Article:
Employment Show Signs of Slowing

Total nonfarm payroll employment rose by 236,000 in March, the Bureau of Labor Statistics reported Friday—the smallest increase in more than two years, but enough to push the unemployment rate down to 3.5 percent.

Employment continued to trend up in leisure and hospitality, government, professional and business services and health care. The number of unemployed persons, at 5.8 million, changed little. The labor force participation rate, at 62.6 percent, continued to trend up in March. The employment-population ratio edged up over the month to 60.4 percent. These measures remain below their pre-pandemic February 2020 levels (63.3 percent and 61.1 percent, respectively).

BLS revised down total nonfarm payroll employment for January by 32,000, from +504,000 to +472,000, revised up February numbers by15,000, from +311,000 to +326,000, for a net loss of 17,000.

Courtesy U.S. Bureau of Labor Statistics.

Despite the persistently strong numbers, many economists, including Mike Fratantoni, Chief Economist of the Mortgage Bankers Association, expect the unemployment rate to climb to nearly 5 percent this year.

“Job growth slowed in March, and wage growth decelerated further, with average hourly earnings now up 4.2% over the past 12 months,” Fratantoni said. “These trends and recent data showing fewer job openings and increases in initial claims for unemployment insurance paint a picture of a job market that is still quite strong but beginning to flag, lagging other indicators of a slowing economic activity and tightening credit.”

Fratantoni noted the increase in employment is concentrated in just a few sectors, with the largest gains in leisure and hospitality, where the level of employment remains 2.2% below its pre-pandemic peak. “The question becomes whether consumers will continue to spend on meals out and travel as the economy slows,” he said. “If not, job gains in this sector may also begin to slow.”

Fratantoni added much of the recent job growth has been in lower-paying jobs, which are showing signs of volatility. “MBA expects the unemployment rate will increase to 4.8% by the end of 2023,” he said. “Slowing wage growth should allow inflation in the services to slow over time. MBA expects that the Federal Reserve has reached the peak for this rate cycle, and slowing job growth supports that call, but the most important data points will be those for inflation. If inflation does not show signs of also slowing, the Fed may move ahead with one last rate hike.”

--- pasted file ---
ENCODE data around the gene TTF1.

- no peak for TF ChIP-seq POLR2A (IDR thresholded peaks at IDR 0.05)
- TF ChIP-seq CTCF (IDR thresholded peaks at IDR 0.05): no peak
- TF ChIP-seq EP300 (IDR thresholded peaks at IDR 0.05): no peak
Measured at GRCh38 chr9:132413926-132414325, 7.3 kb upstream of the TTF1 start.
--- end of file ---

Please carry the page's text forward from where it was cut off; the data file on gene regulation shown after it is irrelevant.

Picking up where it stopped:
“Job gains in March are strong but slowing, labor supply as measured by overall labor force participation hit a post-Covid high, the unemployment rate moved down and annual wage growth slowed,” said Odeta Kushi, Deputy Chief Economist with First American Financial Corp., Santa Ana, Calif. “The labor market has shown remarkable resiliency and strength in the fact of restrictive monetary policy. Signs of a slowdown have emerged, but a very gradual one.”

Kushi noted while the housing industry, a very interest-rate sensitive sector, has been negatively impacted by the Federal Reserve’s monetary tightening, the construction labor market has not experienced a sharp decline: the jobs openings rate in construction picked up to 4.9%, down from a series high of 5.8% in December 2022, but still strong. The ratio of construction hires per job opening fell in February and remains well below pre-pandemic levels, “indicating it’s more difficult to hire.”

“The continued strength is partially due to the years-long struggle that builders have had attracting and retaining skilled construction workers, making them less likely to part with skilled workers, even in a weaker housing market,” Kushi said. “Additionally, there are a near-record number of homes under construction and you need more hammers at work to build more homes. While the construction labor market has shown resiliency, even in the face of a slowing housing market, it is slowing.”

“The labor market is moving back toward balance, not just through weaker labor demand, as has been evident in earlier reports on job openings and layoffs, but also through improving labor supply,” said Sarah House, Senior Economist with Wells Fargo Economics, Charlotte, N.C. “On balance, this is the type of employment report we believe policymakers at the FOMC want to see: job growth slowing in an orderly fashion, labor supply expanding and wage growth that is edging closer to rates that are consistent with the central bank’s 2% inflation target. The inflation fight remains far from finished, but through the month-to-month noise there are leading indicators to suggest progress is being made. We remain of the view the FOMC will hike the fed funds rate by 25 bps at its May 3 meeting, but it could be the last rate hike of the cycle as policymakers keep rates on hold for an extended period of time and let the medicine take.”

The report said average hourly earnings for all employees on private nonfarm payrolls rose by 9 cents, or 0.3 percent, to $33.18. Over the past 12 months, average hourly earnings have increased by 4.2 percent. Average hourly earnings of private-sector production and nonsupervisory employees rose by 9 cents, or 0.3 percent, to $28.50.

The average workweek for all employees on private nonfarm payrolls edged down by 0.1 hour to 34.4 hours in March. In manufacturing, the average workweek was unchanged at 40.3 hours, and overtime remained at 3.0 hours. The average workweek for production and nonsupervisory employees on private nonfarm payrolls was unchanged at 33.9 hours.